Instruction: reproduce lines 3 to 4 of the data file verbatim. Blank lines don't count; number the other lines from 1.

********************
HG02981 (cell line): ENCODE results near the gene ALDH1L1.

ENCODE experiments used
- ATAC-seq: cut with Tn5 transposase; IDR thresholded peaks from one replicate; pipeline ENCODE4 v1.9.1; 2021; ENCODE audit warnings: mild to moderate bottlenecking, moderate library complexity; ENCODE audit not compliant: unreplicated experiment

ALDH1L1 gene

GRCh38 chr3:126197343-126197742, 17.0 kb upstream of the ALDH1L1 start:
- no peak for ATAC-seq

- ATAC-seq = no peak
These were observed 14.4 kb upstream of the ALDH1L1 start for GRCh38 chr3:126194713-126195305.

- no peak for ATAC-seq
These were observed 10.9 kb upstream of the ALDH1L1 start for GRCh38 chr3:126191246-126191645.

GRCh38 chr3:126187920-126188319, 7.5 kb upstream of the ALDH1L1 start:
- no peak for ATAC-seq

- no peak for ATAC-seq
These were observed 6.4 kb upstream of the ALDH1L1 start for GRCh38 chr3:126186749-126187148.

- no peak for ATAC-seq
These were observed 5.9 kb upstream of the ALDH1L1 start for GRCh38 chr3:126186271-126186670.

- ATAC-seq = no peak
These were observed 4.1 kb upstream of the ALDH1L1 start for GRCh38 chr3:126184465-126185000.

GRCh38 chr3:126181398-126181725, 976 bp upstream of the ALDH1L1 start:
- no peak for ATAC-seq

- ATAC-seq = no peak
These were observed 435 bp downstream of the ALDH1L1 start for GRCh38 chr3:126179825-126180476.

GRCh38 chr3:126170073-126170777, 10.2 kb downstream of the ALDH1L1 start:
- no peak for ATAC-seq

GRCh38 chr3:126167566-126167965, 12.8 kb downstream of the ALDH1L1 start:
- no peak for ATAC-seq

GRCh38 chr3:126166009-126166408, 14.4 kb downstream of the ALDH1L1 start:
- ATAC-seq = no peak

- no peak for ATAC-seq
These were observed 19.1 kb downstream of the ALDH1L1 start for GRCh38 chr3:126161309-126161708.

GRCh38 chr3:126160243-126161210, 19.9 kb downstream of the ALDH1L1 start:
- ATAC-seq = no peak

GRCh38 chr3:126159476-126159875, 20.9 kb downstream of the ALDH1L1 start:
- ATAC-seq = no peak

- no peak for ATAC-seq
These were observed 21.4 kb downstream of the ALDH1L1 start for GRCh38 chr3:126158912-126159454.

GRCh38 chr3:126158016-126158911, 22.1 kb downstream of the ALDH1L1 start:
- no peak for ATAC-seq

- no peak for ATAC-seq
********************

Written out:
- ATAC-seq: cut with Tn5 transposase; IDR thresholded peaks from one replicate; pipeline ENCODE4 v1.9.1; 2021; ENCODE audit warnings: mild to moderate bottlenecking, moderate library complexity; ENCODE audit not compliant: unreplicated experiment

ALDH1L1 gene